The 2018 Name of the Year championship match is set, with Jimbob Ghostkeeper taking on Dr. Narwhals Mating for the crown. (You can vote for your favorite here.) Earlier this month, in the Slate Plus segment of the sports podcast Hang Up and Listen, hosts Josh Levin and Stefan Fatsis—who also happens to be one of Name of the Year’s founders—were joined by Mike Schur, the creator of Parks and Recreation and The Good Place, to talk about this year’s contestants and what makes a funny name a funny name. An edited transcript of their conversation—which took place before the Name of the Year finalists had been, well, named—follows, and you can listen to the full audio version by clicking on the player below.
Stefan Fatsis: I would be remiss if I didn’t ask you about this year’s Name of the Year tournament. I don’t know if you’ve looked at the bracket.
Mike Schur: I haven’t checked in days and days and days. Where are we right now?
Fatsis: We’re at the Sweet 16 now. Things are looking good. The top seeds are all still alive. Oh, I take that back. La Royce Lobster-Gaines was ousted by Delicious Peters.
Josh Levin: Delicious “UMBC” Peters.
Fatsis: In the second round.
Levin: Oh, it was in the second round—not a 1–16 upset.
Fatsis: There’s also Salami Blessing, Makenlove Petit-Fard, Dr. Narwhals Mating … those are the three No. 1 seeds who are still alive.
Levin: Do you have a funny name theory, Mike? What makes for a funny name?
Schur: When I was a kid, and I started watching Monty Python—I mean, no one was better than Monty Python, and it had a very significant effect on me. The number of insane names on Parks and Rec specifically, less so on other shows I’ve worked on, but Parks and Rec got really crazy. My theory was always that if I were an actor, I would hate to be listed on IMDB as “Man No. 3” or “Woman at Bar” or whatever. So I decided that I would always give everyone who appeared on the show a first and last name. Because if you say, “Oh I was on an episode of this TV show. Oh, I played Woman No. 3,” no one cares. But if you say, “I was on this TV show and I played a woman named Susan Gretzky-Lerpiss,” then people think, “Wow, that’s a real character, and it’s a hyphenated last name, that must’ve been significant and important.”
My whole life, I’ve been obsessed with funny names, and so when I discovered the Name of the Year bracket, I mean, it’s like it was made specifically for me.
Fatsis: I think actually in the 1980s, when my buddies and I decided to make the Name of the Year competition, we were thinking of you, Mike. We knew you would come along.
Schur: You were thinking of an 8-year-old in suburban Connecticut, yeah. I tweet this every year: It’s the best day of the year. When the bracket comes out, it’s my favorite day of the year. It’s just—it’s wonderful. I’ve thought about in the past making my own bracket to send to you that is the 64 craziest names that ever appeared on TV shows that I’ve worked on. Maybe I’ll do that.
Fatsis: That would be awesome.
Schur: There was a woman we named Judy, and then I didn’t know what to name her last name, and I was tired, so … someone was talking about a pair of shoes they had ordered from Zappos, so I was like, “Alright, her name is Judy Zappos.” Then I thought, “Well, I can’t name her Judy Zappos because I might get sued or something, it’s a brand name.” So I wrote out Zappos backwards and appended it to the end of Zappos so her name is Judy Zappossoppaz. And then I liked that so much that I took that entire thing and appended it to the end of her name again, so her official character in the show is Judy Zappossoppaz-zappossopaz. I believe she was a waitress at a bar who came over and said, “Can I get you anything to drink?” That was the sum total of Judy’s contributions.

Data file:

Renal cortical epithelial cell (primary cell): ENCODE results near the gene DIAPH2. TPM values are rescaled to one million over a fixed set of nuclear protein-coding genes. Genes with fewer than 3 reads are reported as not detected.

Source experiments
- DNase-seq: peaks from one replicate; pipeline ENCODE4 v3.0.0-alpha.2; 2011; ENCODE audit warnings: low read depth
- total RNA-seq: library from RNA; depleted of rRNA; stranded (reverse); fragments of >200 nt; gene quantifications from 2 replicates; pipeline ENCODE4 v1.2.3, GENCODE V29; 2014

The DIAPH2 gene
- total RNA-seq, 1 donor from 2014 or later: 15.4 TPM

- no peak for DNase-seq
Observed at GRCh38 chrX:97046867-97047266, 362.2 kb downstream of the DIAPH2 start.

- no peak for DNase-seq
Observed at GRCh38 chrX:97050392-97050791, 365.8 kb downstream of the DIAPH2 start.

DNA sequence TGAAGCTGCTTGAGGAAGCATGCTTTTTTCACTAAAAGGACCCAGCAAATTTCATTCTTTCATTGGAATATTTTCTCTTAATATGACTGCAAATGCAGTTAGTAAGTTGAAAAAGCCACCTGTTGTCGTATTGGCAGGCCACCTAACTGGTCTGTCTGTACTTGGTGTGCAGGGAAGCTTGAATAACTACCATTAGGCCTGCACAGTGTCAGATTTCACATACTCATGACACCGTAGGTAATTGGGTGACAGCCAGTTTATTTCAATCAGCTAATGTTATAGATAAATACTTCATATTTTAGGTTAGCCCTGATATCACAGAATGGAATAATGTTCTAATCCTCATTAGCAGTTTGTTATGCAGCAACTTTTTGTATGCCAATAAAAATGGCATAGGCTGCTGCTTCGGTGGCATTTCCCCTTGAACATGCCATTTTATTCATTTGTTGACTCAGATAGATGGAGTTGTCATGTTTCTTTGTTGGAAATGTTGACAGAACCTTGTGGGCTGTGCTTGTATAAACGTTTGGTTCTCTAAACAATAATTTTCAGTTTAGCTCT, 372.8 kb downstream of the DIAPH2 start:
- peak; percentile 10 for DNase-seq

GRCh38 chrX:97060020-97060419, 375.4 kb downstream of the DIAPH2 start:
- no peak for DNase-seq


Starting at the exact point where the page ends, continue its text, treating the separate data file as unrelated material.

Levin: When I was a kid, my parents had the Roger Ebert movie anthologies. And I’ve never seen the movie The Man with Two Brains, but I remember all of these Ebert reviews of movies that I’ve never seen. In Ebert’s review of The Man with Two Brains, which came out in 1983, he says, “Martin plays a brain surgeon” and forgive me if I’m botching the pronunciation, “He plays a brain surgeon named Dr. Michael Hfuhruhurr.”
Levin: Hfuhruhurr? OK.
Schur: It’s Hfuhruhurr, and there’s a running joke in the movie where people keep mispronouncing it.
Levin: There we go.
Schur: And the woman he falls in love with, her last name is Uumellmahaye. And that’s part of the reason that they fall in love, is because they both have last names that are very hard to pronounce.
Levin: But here’s what Ebert said, and this stuck in my brain for multiple decades: “The moment I heard the name I knew we were in trouble, and, sure enough, the movie never tires of making jokes based on his funny name. Since the First Law of Comedy should be No funny names are funny unless they are used by W.C. Fields or Groucho Marx, the name jokes are an exercise in futility.”
Schur: I would like to say that Roger Ebert is an incredible critic and a brilliant writer and contributed amazing things to the community of arts and letters and he could not be more wrong. That is a terrible take from Roger Ebert.
Fatsis: And I will concur, as a nonprofessional Hollywood writer, with the professional Hollywood writer.
Schur: Can I make a call right now in the Name of the Year bracket? This was my pick from the beginning, by the way. It’s a No. 3 seed from the Dragonwagon Regional—it’s Quindarious Gooch. I think he’s going all the way. [Note: Quindarious Gooch would go on to lose to Delicious Peters in the Elite 8.]
Fatsis: It’s a good name. I like Quindarious Gooch, too. I think I went a little bit chalk. I went with Dr. Narwhals Mating over the No. 2 in the Bulltron Regional, Jimbob Ghostkeeper. [Note: Fatsis’ picks turned out to be exactly correct.]
Schur: Take that, Roger Ebert.